Dear Miss Manners: I teach at a small college where, before covid, I would regularly meet prospective students and their parents in my office on campus. Occasionally these parents are prominent in politics, and given the deep rifts in our political culture these days, I wonder how I should treat a parent whose positions are abhorrent to me.
I would welcome the student just as I would welcome anyone, and I would greet the parent distantly but politely, since while on campus I try to be nonpolitical. But if that parent were to extend a hand, can I — and should I — refuse to take it, perhaps with a polite “I can’t shake your hand?”
If it would make you feel virtuous to do so — and provided you do not state the reason, but rather allow it to be thought that there is some physical reason making it difficult for you to shake hands. In other words, as long as you do not intrude your politics into the situation, embarrassing, if not infuriating, your student as well as the parents.
You are free to oppose these people and their views in the political arena. But to insult them personally is to set a standard of incivility and to compromise your commitment, as a professor, to settling differences through debate and not insults.
Dear Miss Manners: I grew up being told that one should always ask, “What can I bring?” when invited for dinner. If the answer is “Just yourself” (the most polite response, I was told), always bring something anyway, such as a nice bottle of wine.
When I host dinners, I never expect anyone to bring anything. (Between you and me, I prefer if they don’t, as I’ve got the meal planned. Although, if they do, I thank them.) But I have one friend who invites me to dinner, then responds to my “What can I bring?” with a detailed, lengthy shopping list: Bring this specific wine, bread from this certain bakery, this exact salad (with a linked recipe), etc.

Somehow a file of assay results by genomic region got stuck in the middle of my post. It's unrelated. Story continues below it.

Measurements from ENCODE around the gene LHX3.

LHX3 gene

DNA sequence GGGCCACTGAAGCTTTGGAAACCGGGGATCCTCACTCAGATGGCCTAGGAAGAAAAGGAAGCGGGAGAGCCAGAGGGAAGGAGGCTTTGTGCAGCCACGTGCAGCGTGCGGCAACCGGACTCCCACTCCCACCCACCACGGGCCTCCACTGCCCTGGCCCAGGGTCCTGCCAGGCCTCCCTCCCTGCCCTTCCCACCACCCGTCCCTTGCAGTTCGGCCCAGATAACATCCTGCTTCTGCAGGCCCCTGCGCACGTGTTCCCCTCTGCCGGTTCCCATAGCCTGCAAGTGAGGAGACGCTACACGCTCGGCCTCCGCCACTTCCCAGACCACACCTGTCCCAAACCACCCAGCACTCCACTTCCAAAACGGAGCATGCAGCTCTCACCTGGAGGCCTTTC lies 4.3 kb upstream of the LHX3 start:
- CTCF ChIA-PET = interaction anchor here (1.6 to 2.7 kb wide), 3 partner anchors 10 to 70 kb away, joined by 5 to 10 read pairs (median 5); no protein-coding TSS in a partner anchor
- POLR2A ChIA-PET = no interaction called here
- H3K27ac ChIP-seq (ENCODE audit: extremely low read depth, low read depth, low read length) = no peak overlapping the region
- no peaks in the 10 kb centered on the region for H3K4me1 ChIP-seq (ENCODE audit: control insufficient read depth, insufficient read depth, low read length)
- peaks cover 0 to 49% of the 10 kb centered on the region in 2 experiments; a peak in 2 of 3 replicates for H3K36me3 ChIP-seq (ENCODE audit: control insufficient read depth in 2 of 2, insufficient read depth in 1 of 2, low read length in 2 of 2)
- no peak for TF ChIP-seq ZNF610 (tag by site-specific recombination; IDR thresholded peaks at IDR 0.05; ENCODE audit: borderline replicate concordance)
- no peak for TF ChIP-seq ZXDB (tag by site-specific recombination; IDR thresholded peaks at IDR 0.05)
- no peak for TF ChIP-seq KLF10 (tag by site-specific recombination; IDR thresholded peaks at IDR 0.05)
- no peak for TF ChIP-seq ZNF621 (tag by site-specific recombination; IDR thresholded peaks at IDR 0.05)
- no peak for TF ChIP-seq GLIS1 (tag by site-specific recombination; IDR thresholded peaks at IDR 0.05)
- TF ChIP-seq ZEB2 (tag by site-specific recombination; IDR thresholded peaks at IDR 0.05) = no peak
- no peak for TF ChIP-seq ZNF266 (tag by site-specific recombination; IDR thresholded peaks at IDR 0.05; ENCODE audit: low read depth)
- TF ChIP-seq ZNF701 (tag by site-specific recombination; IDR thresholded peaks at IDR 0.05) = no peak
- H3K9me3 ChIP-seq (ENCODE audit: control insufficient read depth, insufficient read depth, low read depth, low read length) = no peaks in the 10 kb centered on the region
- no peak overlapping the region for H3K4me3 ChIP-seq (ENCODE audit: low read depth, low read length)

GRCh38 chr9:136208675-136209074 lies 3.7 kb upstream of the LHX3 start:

That seems fine if it’s a potluck dinner, but is it really okay to ask someone to bring $70 of liquor and groceries, and send them on a scavenger hunt, when inviting them over?
What’s the best answer to “What can I bring?”
How about not asking the question? With all due respect to your upbringing, Miss Manners believes that it is time to stop this much-abused practice.
Dear Miss Manners: A friend of many years has returned several birthday or “just because” gifts I have given her.
She returns the items a few months after she receives them, telling me she has no use for them or she doesn’t care for the color. I put a lot of thought into these presents and I live on a fixed income. I feel shamed when she does this and don’t say anything back.
Please tell me what, if anything, to say to her. I have stopped giving her gifts after the last one she returned.
But you have already solved the problem. Miss Manners agrees that people who do not appreciate getting presents should not be subjected to receiving them.
New Miss Manners columns are posted Monday through Saturday on washingtonpost.com/advice. You can send questions to Miss Manners at her website, missmanners.com. You can also follow her @RealMissManners.
© 2023 Judith Martin
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